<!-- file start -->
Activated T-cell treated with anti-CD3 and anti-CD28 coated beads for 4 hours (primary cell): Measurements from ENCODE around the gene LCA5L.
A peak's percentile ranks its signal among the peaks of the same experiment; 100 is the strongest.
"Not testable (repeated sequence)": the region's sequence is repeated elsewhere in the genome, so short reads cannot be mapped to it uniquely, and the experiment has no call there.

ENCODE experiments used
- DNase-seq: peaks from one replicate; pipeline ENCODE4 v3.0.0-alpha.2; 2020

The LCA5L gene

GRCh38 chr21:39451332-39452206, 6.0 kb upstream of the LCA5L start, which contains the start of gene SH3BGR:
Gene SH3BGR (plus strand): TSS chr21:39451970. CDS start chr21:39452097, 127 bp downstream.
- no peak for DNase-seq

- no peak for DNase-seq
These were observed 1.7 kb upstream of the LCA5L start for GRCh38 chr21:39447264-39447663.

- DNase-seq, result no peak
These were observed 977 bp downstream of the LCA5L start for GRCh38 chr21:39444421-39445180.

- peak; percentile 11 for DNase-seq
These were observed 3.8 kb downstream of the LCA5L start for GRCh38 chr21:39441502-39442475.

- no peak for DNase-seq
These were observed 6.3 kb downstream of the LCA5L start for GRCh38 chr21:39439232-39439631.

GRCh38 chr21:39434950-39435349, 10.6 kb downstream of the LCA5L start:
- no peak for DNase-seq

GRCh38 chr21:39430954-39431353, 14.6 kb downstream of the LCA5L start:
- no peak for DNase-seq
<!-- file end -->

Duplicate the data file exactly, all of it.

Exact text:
Activated T-cell treated with anti-CD3 and anti-CD28 coated beads for 4 hours (primary cell): Measurements from ENCODE around the gene LCA5L.
A peak's percentile ranks its signal among the peaks of the same experiment; 100 is the strongest.
"Not testable (repeated sequence)": the region's sequence is repeated elsewhere in the genome, so short reads cannot be mapped to it uniquely, and the experiment has no call there.

ENCODE experiments used
- DNase-seq: peaks from one replicate; pipeline ENCODE4 v3.0.0-alpha.2; 2020

The LCA5L gene

GRCh38 chr21:39451332-39452206, 6.0 kb upstream of the LCA5L start, which contains the start of gene SH3BGR:
Gene SH3BGR (plus strand): TSS chr21:39451970. CDS start chr21:39452097, 127 bp downstream.
- no peak for DNase-seq

- no peak for DNase-seq
These were observed 1.7 kb upstream of the LCA5L start for GRCh38 chr21:39447264-39447663.

- DNase-seq, result no peak
These were observed 977 bp downstream of the LCA5L start for GRCh38 chr21:39444421-39445180.

- peak; percentile 11 for DNase-seq
These were observed 3.8 kb downstream of the LCA5L start for GRCh38 chr21:39441502-39442475.

- no peak for DNase-seq
These were observed 6.3 kb downstream of the LCA5L start for GRCh38 chr21:39439232-39439631.

GRCh38 chr21:39434950-39435349, 10.6 kb downstream of the LCA5L start:
- no peak for DNase-seq

GRCh38 chr21:39430954-39431353, 14.6 kb downstream of the LCA5L start:
- no peak for DNase-seq